In our current food landscape, few ingredients are as controversial as monosodium glutamate. More commonly known as MSG, this compound is responsible for the rich umami flavor in many beloved savory foods, such as mushrooms, soy sauce, and Parmesan cheese. However, MSG is also one of today’s most widely misunderstood food ingredients. It’s surrounded by a number of pervasive myths and misconceptions that have lingered for over 50 years.
To get the facts on MSG, read on for a look at some of the most frequently asked questions about this ingredient.
What is MSG?
MSG is the sodium salt of glutamic acid. Glutamic acid, or glutamate, is a commonly occurring amino acid (amino acids are the “building blocks” of proteins) that is abundant in many plant and animal proteins.
How does the body use glutamate?
The intestinal cells of the human body use glutamate to produce energy, which means that very little of the glutamate present in food makes it past the intestinal lining. The small amount that remains after energy production is used by these same cells to make proteins and glutathione, an antioxidant that is essential for optimal intestinal function.
How was MSG discovered?
Kikunae Ikeda, a professor of chemistry at the University of Tokyo, discovered MSG in 1908. Ikeda was curious about what elements were responsible for the distinctive and delicious taste of dashi, a kind of seaweed broth that is ubiquitous in Japanese cuisine. After studying dashi and managing to successfully isolate glutamate from the broth, he found that combining glutamate with sodium allowed it to be stabilized into a powder and easily added to food. Ikeda then patented his method for MSG extraction and began selling MSG commercially: Aji-no-moto, the brand of MSG that he developed, is still popular today. Interestingly, Ikeda was also responsible for identifying the existence of “umami”—the fifth flavor outside the classic grouping of sweet, sour, salty, and bitter—and for coining the term.
Where did MSG’s controversial reputation come from?
MSG’s controversial reputation dates back to 1968, when a letter appeared in the New England Journal of Medicine that described a “syndrome” connected to eating food from Chinese restaurants in the US. The letter speculated that perhaps MSG, a common seasoning in American Chinese restaurants, was the culprit.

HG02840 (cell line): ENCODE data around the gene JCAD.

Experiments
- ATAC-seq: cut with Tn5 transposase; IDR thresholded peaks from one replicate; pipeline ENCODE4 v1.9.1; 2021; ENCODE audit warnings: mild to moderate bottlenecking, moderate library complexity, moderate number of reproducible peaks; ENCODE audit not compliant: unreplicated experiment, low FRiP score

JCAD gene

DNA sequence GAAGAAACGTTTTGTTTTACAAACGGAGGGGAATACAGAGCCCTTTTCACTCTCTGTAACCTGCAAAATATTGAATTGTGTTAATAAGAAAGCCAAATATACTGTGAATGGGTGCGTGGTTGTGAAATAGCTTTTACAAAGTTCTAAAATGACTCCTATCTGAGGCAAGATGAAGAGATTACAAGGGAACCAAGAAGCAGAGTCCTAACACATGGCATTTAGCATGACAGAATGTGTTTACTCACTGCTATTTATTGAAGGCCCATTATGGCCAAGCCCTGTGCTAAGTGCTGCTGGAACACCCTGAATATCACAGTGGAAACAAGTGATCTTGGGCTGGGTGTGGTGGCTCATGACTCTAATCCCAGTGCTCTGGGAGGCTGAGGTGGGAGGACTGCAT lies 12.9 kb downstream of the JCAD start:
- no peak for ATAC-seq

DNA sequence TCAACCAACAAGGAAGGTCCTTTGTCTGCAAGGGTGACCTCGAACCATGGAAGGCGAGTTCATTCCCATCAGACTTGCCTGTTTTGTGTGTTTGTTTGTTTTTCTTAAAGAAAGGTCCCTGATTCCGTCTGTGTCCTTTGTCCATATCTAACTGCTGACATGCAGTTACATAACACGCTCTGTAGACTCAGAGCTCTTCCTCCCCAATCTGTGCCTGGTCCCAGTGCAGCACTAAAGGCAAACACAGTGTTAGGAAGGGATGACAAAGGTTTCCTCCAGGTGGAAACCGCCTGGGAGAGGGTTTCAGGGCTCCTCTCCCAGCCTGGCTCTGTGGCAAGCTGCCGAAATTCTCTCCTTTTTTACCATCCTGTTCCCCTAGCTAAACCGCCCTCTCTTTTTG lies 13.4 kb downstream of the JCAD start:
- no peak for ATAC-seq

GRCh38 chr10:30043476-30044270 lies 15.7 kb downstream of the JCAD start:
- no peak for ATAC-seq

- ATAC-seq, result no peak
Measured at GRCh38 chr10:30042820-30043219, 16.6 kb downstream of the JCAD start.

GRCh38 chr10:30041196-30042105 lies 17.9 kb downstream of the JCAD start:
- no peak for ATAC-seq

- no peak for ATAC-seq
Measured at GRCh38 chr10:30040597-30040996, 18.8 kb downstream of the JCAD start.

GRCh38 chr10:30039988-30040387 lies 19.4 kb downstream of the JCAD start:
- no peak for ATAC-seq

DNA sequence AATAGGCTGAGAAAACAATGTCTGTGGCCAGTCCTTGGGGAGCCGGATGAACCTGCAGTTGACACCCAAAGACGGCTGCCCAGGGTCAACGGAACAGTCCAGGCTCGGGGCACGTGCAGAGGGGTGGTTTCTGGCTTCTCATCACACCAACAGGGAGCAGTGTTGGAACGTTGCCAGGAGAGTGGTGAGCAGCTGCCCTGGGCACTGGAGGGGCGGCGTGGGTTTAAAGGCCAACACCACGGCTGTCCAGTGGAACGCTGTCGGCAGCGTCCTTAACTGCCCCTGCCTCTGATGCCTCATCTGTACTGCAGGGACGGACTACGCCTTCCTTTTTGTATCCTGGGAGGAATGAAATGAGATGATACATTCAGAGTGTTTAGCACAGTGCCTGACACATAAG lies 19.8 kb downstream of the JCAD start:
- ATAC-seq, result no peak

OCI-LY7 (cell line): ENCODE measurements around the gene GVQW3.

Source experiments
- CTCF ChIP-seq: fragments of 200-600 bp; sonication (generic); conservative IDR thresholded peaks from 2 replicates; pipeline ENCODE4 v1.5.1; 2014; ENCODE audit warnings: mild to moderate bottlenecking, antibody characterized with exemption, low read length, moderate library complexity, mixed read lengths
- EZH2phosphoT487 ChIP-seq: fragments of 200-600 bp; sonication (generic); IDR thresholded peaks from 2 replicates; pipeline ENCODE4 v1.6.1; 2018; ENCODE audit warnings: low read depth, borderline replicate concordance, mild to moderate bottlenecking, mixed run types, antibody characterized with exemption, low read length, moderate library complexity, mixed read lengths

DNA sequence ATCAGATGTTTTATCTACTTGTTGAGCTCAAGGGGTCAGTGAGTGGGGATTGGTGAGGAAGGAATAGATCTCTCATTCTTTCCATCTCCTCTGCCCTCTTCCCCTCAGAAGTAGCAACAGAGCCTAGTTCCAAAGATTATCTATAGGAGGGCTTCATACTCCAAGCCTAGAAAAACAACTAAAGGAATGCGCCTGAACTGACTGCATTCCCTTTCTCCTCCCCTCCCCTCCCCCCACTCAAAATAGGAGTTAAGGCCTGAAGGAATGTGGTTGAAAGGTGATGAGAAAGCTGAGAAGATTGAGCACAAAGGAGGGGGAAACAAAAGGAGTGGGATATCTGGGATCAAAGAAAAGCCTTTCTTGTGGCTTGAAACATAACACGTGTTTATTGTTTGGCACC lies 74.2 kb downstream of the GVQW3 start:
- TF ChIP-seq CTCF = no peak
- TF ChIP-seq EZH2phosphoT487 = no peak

This rather notorious letter spawned a huge response, including many scientific studies, books about MSG, anti-MSG cookbooks, and widespread avoidance of the ingredient. However, despite the concerns surrounding MSG, no scientific research has reliably demonstrated that consuming it causes symptoms like those described in the letter. Furthermore, organizations such as the FDA, the European Community’s Scientific Committee for Food, and the World Health Organization have repeatedly affirmed MSG as a safe food ingredient.
What are some of the most pervasive myths about MSG?
Even though MSG has been approved as safe, the misconceptions originally spawned by the 1968 letter still linger. Some of the most pervasive myths about MSG include:
I’m allergic to MSG.
As identified by leading health authorities and researchers, including the FDA, the most common food allergens are wheat, soy, peanuts, tree nuts, fish, shellfish, eggs, and milk. MSG, on the other hand, is not actually an allergen, meaning that it cannot cause allergic reactions: a fact that is supported by numerous studies.
MSG is an artificial ingredient.
While MSG can certainly be commercially produced and added to foods, it is also a naturally occurring substance. Foods like tomatoes, cheeses, mushrooms, and meat all contain natural glutamate, which is what gives them their distinctive savory flavor. Furthermore, the production of MSG relies on fermentation, a natural process that has been used for millennia to make foods such as beer, yogurt, and vinegar.
MSG is only found in Chinese food.
MSG may be most commonly associated with Chinese restaurant food, but the fact is that since the 1930s, a huge range of packaged and prepared foods have contained added MSG, in addition to the foods in which it occurs naturally. Packaged crackers, bottled salad dressings, and canned soups are just a few of the many processed products whose flavors are enhanced by added MSG. The fact that fears around MSG arose specifically in connection with its use in Chinese food have led many experts to speculate that xenophobia played an important role in the rise of anti-MSG sentiment.
MSG is high in sodium.
If you think that consuming MSG drastically boosts your sodium intake, it’s time to think again. In reality, MSG contains just one-third of the sodium found in the same amount of table salt. This means that MSG could be an effective way to amplify and enhance the flavor of foods while at the same time decreasing overall sodium intake—an important point for people who need to limit their sodium due to high blood pressure or other health issues.